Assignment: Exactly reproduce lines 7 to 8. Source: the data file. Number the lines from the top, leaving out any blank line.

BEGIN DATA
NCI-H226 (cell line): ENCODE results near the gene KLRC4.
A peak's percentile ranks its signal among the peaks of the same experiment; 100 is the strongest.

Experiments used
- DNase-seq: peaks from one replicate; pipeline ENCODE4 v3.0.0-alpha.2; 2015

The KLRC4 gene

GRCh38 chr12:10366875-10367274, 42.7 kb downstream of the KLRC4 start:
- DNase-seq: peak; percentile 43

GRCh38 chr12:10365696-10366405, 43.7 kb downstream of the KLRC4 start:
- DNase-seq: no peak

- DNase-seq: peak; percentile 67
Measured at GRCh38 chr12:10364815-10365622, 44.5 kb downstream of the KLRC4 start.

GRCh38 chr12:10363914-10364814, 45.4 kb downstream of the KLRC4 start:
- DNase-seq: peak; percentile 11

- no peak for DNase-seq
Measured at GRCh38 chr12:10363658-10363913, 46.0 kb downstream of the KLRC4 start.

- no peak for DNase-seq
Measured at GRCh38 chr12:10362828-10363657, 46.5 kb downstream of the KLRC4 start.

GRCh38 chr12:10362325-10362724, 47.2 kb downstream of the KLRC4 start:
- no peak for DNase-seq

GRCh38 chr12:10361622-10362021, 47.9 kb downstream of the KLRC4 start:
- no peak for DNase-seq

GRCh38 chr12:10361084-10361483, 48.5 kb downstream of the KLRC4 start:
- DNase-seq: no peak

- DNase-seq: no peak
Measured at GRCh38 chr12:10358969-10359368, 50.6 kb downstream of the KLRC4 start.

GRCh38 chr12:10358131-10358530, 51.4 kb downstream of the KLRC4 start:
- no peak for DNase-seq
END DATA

- DNase-seq: peak; percentile 43

GRCh38 chr12:10365696-10366405, 43.7 kb downstream of the KLRC4 start: